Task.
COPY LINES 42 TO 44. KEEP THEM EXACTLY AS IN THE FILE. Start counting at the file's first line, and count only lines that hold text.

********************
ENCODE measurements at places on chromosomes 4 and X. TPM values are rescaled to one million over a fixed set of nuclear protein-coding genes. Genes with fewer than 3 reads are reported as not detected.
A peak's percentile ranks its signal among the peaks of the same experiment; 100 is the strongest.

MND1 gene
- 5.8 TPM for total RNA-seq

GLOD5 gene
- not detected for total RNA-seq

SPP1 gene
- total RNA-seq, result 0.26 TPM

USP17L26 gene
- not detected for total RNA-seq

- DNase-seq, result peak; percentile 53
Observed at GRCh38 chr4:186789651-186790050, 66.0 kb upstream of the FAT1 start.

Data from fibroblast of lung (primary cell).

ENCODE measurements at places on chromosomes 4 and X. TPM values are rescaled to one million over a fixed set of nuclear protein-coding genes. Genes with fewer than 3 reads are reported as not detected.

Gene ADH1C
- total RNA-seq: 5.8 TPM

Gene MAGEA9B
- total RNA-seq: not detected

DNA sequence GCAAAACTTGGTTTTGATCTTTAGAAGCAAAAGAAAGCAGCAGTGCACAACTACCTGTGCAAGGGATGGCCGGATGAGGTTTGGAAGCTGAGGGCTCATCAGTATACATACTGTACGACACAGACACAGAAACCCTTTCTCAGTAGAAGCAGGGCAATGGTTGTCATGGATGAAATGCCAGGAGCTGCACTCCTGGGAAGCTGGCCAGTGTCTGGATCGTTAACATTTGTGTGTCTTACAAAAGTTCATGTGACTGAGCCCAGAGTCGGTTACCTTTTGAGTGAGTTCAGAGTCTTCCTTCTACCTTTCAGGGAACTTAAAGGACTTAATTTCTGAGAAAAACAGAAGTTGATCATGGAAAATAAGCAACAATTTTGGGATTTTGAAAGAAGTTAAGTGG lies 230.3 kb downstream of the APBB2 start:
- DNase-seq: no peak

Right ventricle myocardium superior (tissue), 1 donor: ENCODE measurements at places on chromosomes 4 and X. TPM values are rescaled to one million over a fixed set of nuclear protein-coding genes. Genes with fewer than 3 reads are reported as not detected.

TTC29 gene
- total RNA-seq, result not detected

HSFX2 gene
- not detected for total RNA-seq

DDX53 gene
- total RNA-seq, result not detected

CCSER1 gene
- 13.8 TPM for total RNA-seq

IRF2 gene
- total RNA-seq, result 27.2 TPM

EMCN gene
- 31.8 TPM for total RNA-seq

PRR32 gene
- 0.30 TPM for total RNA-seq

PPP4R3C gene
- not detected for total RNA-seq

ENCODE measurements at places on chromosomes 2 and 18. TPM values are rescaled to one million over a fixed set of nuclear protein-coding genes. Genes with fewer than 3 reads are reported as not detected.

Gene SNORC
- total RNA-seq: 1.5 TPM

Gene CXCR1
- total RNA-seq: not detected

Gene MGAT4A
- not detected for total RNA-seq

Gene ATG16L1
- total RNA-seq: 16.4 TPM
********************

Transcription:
- total RNA-seq: not detected

Gene MGAT4A
- not detected for total RNA-seq